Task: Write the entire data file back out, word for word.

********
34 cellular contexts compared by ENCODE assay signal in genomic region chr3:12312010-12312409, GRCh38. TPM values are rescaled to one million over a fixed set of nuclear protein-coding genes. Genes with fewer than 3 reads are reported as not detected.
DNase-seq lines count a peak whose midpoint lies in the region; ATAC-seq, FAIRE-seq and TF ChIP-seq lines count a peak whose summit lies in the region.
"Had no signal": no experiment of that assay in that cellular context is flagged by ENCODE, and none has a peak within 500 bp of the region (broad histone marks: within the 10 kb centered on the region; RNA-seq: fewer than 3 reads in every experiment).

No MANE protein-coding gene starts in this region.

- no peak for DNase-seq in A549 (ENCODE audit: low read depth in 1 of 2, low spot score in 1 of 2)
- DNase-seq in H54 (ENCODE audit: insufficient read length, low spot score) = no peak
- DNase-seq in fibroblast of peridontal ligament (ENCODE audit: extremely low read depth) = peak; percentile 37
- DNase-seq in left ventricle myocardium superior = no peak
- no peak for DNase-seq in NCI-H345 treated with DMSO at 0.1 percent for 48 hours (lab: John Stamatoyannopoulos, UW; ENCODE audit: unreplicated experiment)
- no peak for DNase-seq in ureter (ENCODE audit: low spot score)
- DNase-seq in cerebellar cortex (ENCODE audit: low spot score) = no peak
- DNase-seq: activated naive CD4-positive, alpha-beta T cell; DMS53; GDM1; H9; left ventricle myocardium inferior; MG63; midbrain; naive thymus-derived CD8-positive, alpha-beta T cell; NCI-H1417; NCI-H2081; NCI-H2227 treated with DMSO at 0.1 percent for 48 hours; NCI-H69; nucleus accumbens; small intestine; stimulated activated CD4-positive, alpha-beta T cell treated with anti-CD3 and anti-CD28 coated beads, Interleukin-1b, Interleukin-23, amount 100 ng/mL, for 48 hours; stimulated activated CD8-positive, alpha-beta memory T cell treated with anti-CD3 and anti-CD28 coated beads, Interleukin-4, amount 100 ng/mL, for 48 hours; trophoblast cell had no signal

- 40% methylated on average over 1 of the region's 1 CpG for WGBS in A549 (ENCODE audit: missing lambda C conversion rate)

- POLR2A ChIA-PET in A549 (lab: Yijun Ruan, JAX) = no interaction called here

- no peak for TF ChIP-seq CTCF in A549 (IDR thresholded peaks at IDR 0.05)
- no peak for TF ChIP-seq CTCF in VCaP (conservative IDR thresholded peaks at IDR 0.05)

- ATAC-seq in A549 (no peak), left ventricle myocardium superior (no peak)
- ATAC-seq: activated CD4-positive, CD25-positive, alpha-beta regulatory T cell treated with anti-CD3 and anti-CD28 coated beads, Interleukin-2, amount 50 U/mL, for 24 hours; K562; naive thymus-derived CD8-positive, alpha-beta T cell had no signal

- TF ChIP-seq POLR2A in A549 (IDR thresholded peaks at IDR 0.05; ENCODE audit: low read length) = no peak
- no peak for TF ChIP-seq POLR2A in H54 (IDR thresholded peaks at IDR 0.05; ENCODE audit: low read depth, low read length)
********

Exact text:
34 cellular contexts compared by ENCODE assay signal in genomic region chr3:12312010-12312409, GRCh38. TPM values are rescaled to one million over a fixed set of nuclear protein-coding genes. Genes with fewer than 3 reads are reported as not detected.
DNase-seq lines count a peak whose midpoint lies in the region; ATAC-seq, FAIRE-seq and TF ChIP-seq lines count a peak whose summit lies in the region.
"Had no signal": no experiment of that assay in that cellular context is flagged by ENCODE, and none has a peak within 500 bp of the region (broad histone marks: within the 10 kb centered on the region; RNA-seq: fewer than 3 reads in every experiment).

No MANE protein-coding gene starts in this region.

- no peak for DNase-seq in A549 (ENCODE audit: low read depth in 1 of 2, low spot score in 1 of 2)
- DNase-seq in H54 (ENCODE audit: insufficient read length, low spot score) = no peak
- DNase-seq in fibroblast of peridontal ligament (ENCODE audit: extremely low read depth) = peak; percentile 37
- DNase-seq in left ventricle myocardium superior = no peak
- no peak for DNase-seq in NCI-H345 treated with DMSO at 0.1 percent for 48 hours (lab: John Stamatoyannopoulos, UW; ENCODE audit: unreplicated experiment)
- no peak for DNase-seq in ureter (ENCODE audit: low spot score)
- DNase-seq in cerebellar cortex (ENCODE audit: low spot score) = no peak
- DNase-seq: activated naive CD4-positive, alpha-beta T cell; DMS53; GDM1; H9; left ventricle myocardium inferior; MG63; midbrain; naive thymus-derived CD8-positive, alpha-beta T cell; NCI-H1417; NCI-H2081; NCI-H2227 treated with DMSO at 0.1 percent for 48 hours; NCI-H69; nucleus accumbens; small intestine; stimulated activated CD4-positive, alpha-beta T cell treated with anti-CD3 and anti-CD28 coated beads, Interleukin-1b, Interleukin-23, amount 100 ng/mL, for 48 hours; stimulated activated CD8-positive, alpha-beta memory T cell treated with anti-CD3 and anti-CD28 coated beads, Interleukin-4, amount 100 ng/mL, for 48 hours; trophoblast cell had no signal

- 40% methylated on average over 1 of the region's 1 CpG for WGBS in A549 (ENCODE audit: missing lambda C conversion rate)

- POLR2A ChIA-PET in A549 (lab: Yijun Ruan, JAX) = no interaction called here

- no peak for TF ChIP-seq CTCF in A549 (IDR thresholded peaks at IDR 0.05)
- no peak for TF ChIP-seq CTCF in VCaP (conservative IDR thresholded peaks at IDR 0.05)

- ATAC-seq in A549 (no peak), left ventricle myocardium superior (no peak)
- ATAC-seq: activated CD4-positive, CD25-positive, alpha-beta regulatory T cell treated with anti-CD3 and anti-CD28 coated beads, Interleukin-2, amount 50 U/mL, for 24 hours; K562; naive thymus-derived CD8-positive, alpha-beta T cell had no signal

- TF ChIP-seq POLR2A in A549 (IDR thresholded peaks at IDR 0.05; ENCODE audit: low read length) = no peak
- no peak for TF ChIP-seq POLR2A in H54 (IDR thresholded peaks at IDR 0.05; ENCODE audit: low read depth, low read length)